Commentary: Church should do more to fight racism
Some who read this commentary may have seen a CBS-TV segment about efforts by a class of fifth-graders and their teacher to address an incident of discrimination that happened in 1957. The "On the Road" story aired the weekend of Martin Luther King Jr. Day.
My wife, Grace, and I told the class at Bear Tavern Elementary in Titusville, New Jersey, about how we were turned away from a lodge in the Poconos on our honeymoon because of our race.
The children responded.
They wrote letters to an executive of the resort built on the location of the lodge that had refused us. The lodge that refused us no longer exists, but the students asked the Mount Airy Resort’s executive to invite us to stay there for our 60th wedding anniversary. His answer was yes, and Grace and I enjoyed our three days there.
The fifth-graders responded, not because of their politics, or anything else, but because they felt what had happened was unfair. "Fairness" motivated them to do what they did.
United Methodist Church "Un-Fairness" history informs this Black History Month commentary.
James Baldwin, the gifted writer and social activist, wrote in his semi-autobiographical 1953 novel, "Go Tell It On The Mountain," about examining the past. “Go back to where you started or as far back as you can, examine all of it, travel your road again and tell the truth about it," Baldwin wrote.
We as The United Methodist Church have not exorcised our anti-black racism, or made a significant dent in the racism of the United States or the world. I suggest it is because we have not fully acknowledged, confronted, or been informed by the "unfairness" of our denominational racial history.
Let us "Go back to where we started,” examine all of it and tell the truth.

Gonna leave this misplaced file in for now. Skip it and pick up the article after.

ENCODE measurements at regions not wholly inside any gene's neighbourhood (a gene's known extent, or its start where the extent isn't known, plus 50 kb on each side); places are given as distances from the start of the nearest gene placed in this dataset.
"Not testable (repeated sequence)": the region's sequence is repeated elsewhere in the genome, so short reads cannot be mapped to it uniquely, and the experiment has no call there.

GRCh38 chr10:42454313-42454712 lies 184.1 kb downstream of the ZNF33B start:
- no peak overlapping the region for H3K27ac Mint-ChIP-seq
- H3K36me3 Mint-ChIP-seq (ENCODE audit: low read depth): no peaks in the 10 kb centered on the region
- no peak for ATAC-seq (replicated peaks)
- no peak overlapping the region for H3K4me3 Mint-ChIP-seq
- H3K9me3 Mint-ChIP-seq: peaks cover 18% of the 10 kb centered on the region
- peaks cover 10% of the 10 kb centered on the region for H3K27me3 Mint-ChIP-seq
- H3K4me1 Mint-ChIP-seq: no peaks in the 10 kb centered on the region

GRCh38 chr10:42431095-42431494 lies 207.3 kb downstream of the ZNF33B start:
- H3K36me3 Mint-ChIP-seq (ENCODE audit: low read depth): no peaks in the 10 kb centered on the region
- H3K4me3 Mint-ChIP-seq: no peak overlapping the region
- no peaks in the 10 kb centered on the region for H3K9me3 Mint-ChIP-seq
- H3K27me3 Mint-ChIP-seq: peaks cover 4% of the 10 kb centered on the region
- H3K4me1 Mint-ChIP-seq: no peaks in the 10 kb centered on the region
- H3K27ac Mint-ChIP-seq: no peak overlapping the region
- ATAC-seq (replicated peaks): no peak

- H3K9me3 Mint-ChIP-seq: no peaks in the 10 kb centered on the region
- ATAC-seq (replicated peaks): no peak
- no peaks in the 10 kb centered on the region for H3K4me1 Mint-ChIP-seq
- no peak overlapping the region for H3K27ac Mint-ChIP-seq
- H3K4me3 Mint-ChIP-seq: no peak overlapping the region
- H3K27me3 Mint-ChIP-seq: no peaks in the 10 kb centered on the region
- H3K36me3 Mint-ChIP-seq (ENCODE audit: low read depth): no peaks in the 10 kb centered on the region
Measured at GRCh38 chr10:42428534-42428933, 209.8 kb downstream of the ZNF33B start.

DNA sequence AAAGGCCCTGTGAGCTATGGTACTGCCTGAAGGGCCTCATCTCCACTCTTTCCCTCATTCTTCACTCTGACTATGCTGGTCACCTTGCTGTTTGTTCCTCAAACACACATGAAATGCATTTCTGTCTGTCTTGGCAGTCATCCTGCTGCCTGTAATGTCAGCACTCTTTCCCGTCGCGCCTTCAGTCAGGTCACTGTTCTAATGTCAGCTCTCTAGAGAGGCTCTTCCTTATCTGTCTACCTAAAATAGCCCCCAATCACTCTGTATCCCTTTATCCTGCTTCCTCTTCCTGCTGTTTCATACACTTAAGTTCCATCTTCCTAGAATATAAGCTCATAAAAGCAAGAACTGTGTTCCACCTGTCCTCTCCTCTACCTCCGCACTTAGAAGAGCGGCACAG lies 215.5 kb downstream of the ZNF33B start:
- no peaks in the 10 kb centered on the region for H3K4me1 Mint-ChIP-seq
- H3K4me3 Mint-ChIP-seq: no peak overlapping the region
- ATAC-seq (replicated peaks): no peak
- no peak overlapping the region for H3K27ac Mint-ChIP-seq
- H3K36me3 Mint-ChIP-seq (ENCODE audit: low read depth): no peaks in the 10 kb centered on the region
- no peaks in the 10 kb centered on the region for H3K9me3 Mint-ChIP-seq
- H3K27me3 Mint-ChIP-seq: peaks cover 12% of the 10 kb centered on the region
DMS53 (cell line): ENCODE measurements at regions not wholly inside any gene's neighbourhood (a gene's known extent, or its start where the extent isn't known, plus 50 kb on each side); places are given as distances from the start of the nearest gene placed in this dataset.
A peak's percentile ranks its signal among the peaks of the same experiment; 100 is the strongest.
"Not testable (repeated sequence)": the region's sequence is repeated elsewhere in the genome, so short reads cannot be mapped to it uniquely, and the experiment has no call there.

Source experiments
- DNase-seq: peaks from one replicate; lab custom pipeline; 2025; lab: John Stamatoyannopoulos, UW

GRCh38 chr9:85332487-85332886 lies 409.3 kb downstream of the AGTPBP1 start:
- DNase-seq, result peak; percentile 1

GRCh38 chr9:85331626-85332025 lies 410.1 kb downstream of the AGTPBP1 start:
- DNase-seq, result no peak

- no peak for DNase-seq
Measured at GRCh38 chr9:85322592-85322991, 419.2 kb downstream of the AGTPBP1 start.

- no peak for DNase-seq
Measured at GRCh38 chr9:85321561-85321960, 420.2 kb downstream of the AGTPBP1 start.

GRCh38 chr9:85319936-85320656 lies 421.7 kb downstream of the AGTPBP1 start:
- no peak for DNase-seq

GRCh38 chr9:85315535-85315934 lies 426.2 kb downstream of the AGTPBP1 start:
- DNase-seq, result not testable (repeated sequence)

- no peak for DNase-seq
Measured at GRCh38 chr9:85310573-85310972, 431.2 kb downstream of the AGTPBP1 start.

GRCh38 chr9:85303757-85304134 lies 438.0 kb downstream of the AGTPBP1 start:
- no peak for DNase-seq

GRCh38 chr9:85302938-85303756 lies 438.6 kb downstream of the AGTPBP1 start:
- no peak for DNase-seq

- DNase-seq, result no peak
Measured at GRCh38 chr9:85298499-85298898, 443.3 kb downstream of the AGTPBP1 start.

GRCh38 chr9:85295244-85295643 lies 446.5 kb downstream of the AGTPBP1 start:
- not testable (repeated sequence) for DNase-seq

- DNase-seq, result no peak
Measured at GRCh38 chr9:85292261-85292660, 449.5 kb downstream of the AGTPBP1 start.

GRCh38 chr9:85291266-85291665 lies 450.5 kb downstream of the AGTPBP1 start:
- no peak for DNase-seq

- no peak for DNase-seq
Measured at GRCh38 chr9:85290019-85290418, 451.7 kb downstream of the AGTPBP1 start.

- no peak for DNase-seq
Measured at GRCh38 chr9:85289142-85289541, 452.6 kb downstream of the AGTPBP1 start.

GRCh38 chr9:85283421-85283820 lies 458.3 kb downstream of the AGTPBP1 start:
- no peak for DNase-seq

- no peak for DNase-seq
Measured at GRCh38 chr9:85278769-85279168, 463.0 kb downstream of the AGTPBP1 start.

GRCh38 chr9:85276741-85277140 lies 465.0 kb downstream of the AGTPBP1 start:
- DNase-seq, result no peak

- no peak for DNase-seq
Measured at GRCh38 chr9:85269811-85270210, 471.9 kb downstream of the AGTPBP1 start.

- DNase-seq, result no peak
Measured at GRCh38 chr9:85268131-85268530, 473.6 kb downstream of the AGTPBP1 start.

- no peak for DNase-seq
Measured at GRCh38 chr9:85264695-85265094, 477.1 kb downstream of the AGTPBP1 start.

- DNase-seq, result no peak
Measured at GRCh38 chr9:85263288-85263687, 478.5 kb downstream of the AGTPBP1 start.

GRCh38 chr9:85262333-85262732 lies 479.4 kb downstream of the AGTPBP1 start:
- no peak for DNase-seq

We boast of the early baptism of blacks in our Methodist history and their membership in St. George's Methodist Episcopal Church in Philadelphia, and John Street Methodist Church in New York.
But it was because of the "unfair" treatment they received in those churches, they left to form their own Black Methodist denominations. They withdrew from St. George's to form the African Methodist Episcopal Church in 1816, and from John Street to form the African Methodist Episcopal Zion Church in 1821.
Race-based unfairness was at the center of the reasons why the Methodist Episcopal Church South split off from the Methodist Episcopal Church in 1844. Debates about the owning of black slaves prompted the split into northern and southern factions.
Those factions reunited in 1939 at the so-called "Unification Conference" held in Kansas City. That conference revealed Methodism had not come close to doing away with the unfairness of slavery. Rather than creating a denomination that rejoiced in moving blacks and Methodism from slavery to freedom, it moved blacks and the denomination from slavery to racial segregation!
The conference agreed to create the racially segregated Central Jurisdiction, to the dismay of blacks at the conference. My father, the Rev. G. Haven Caldwell, was one of them. He and our family moved from North Carolina to Texas, to South Carolina and back to North Carolina, all within the segregated Central Jurisdiction, which separated African-American Methodists from the five geographic jurisdictions of the denomination.